A socket wrench is just what you might think it is: a wrench with a socket on the end into which the nut you’re trying to turn fits.
Of course, you’d need a separate wrench for each different size nut.
That’s a lot of wrenches.
So instead, the socket wrench is broken into two pieces: the bit that fits on the nut, called the socket, and the bit you hold in your hand, which has some cams and pinions inside so it will turn in only one direction (and a little lever on the back so you can set it for screwing on or screwing off), called the ratchet. They snap together using a big square boss on the ratchet and a matching hole on the socket.
Naturally, it would be unwieldy to use the same ratchet that can handle a socket for a 35mm nut to turn a socket for a 5mm nut. so there are a few different size big square parts. They have names like “quarter-inch”, “three-eighths inch”, and so on. And I’m sure those names have something to do with the size of the boss—the smaller named ones are smaller—but they’re not as simple as just measuring it. You just have to learn to recognize the different sizes. Luckily there are few and they’re different enough that there’s little chance of mistaking one for the other. Generally the smaller sized sockets go on the smaller sized ratchets, but there is a large overlap where you can get a given size socket to fit either of two different sized ratchets.
Of course you still always seem to end up with a 1/4″ socket you need to snap onto a 3/8″ ratchet. So there are adapters. Usually only down (small socket on big ratchet), and usually only one step.
Sometimes you need to reach the socket way down deep or past an obstruction to get the socket on the nut and have the ratchet somewhere where you can actually turn it. So there are extension rods in various lengths. And “wobble connectors” and bendy joints.
The sockets themselves can be had in 6-point (to exactly fit a normal nut) or 12-point (More common. Easier to get onto the nut at the cost of a little bit of the leverage, and as a bonus they’ll fit the oddball square nuts), and regular and deep socket (the deep ones are invaluable for getting onto a nut that is threaded far down a long bolt…) There are also some special sockets for special uses; spark-plug sockets for instance are a little deeper than normal and have a rubber grommet inside to grip the end of the spark plug and keep it in the socket when it’s not threaded into its hole. And you can get parts that fit onto your ratchets that will drive other things, like some of the bigger hex keys or star-drive keys. I’ve even seen a thing that fits onto the ratchet and turns a car’s oil filter, which is like 5 inches across.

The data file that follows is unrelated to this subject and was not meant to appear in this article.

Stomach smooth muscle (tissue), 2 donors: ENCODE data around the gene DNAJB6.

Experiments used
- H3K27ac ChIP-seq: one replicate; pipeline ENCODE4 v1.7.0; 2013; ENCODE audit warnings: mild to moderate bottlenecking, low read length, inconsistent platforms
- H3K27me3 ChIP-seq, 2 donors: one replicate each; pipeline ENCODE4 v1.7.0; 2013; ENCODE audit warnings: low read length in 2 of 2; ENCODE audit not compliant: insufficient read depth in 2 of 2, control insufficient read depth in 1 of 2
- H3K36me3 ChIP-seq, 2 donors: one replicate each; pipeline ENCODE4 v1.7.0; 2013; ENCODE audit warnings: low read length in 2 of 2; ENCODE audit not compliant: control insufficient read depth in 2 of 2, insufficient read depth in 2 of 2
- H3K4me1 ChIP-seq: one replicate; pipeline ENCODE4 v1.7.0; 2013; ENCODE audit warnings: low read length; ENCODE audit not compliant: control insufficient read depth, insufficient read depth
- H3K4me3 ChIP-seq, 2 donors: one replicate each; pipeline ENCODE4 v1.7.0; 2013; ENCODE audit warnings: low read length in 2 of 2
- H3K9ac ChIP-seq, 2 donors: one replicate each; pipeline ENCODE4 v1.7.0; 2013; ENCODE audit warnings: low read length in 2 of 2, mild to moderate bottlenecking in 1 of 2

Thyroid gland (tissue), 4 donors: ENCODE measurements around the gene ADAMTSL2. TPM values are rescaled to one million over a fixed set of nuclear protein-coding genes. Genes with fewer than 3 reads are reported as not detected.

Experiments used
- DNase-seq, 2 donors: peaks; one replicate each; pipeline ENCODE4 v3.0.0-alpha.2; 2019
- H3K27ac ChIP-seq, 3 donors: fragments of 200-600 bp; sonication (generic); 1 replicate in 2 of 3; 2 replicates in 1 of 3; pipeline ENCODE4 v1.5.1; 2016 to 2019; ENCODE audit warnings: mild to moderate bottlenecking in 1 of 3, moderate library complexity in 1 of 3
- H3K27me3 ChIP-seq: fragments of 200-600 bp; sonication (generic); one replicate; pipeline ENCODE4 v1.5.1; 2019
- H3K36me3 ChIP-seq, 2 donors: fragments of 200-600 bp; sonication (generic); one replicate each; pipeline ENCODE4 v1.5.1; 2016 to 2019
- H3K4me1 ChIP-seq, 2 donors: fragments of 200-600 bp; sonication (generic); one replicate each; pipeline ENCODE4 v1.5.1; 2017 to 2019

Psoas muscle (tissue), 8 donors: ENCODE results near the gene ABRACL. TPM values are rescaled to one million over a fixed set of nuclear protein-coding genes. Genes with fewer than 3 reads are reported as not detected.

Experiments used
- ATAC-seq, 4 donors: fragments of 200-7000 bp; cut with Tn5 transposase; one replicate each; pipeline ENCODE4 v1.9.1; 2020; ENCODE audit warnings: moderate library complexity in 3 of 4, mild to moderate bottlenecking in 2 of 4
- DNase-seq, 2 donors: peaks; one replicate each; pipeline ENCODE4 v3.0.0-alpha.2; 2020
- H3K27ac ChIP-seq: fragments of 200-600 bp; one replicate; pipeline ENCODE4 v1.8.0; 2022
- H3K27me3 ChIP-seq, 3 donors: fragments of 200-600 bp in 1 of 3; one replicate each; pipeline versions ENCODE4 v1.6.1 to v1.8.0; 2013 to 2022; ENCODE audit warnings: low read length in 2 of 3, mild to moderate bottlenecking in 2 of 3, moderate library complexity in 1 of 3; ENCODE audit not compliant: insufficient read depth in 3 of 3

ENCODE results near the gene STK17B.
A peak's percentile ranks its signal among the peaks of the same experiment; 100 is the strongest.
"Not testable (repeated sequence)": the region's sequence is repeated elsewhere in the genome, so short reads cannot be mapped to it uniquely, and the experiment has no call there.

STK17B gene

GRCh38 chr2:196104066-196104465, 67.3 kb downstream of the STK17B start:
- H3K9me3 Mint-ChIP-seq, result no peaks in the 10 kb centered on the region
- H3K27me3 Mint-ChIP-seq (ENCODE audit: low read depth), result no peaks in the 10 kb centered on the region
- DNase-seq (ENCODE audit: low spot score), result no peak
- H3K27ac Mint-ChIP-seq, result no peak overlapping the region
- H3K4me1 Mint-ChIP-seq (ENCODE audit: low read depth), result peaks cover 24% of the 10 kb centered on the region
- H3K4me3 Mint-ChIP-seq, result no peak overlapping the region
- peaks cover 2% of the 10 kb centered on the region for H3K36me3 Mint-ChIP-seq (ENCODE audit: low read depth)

Basically socket wrenches are a way to build the tool need to turn that nut.
I’ve never broken a socket. Or any part of a socket set except a ratchet. So I don’t much worry about the quality of the sockets, and pay careful attention to the quality of the ratchets I buy. There are a few brands that are guaranteed for life; Craftsman used to be but I hear they no longer are. Snap-On still are. So pay attention to the guarantee, and also to the quality: “guaranteed for life” is fine, but still annoying if you have to go get it replaced every few weeks.
Like with drill bits, what will happen is that you’ll buy a set of sockets to start out with (they come in metric and “SAE” (which is what sockets measured in inches are marked. Has to do with auto mechanics somehow. It’s not important to me to know why); you’ll inevitably need both), and use three or four of them all the time while the rest languish. But no way of knowing which few your adventures will call for, so buy the set. And again like drill bits you can buy them individually if you find you need a deep 12-point 7/16″ socket.
Sometimes, you need a lot of leverage. For that you need a “breaker bar“, which looks a lot like a ratchet, but has no ratchet mechanism. It’s just a long lever with a boss on the end to put a socket onto. And if that’s still not long enough you can slip a piece of pipe onto it and have a really long lever if that’s what you need. If you do that, something is going to break. Hopefully the nut will break free from being stuck. More likely your bolt with snap off with the nut still attached. (Or the head of the bolt will snap off, if that’s what you’re trying to turn.) You’ve got it open, but now you have a lot more work to do getting the rest of the bolt out before you can put your thing back together.
That’s why they call it a breaker bar. (Don’t try that trick with the pipe on a ratchet. You’ll just break the ratchety-parts.)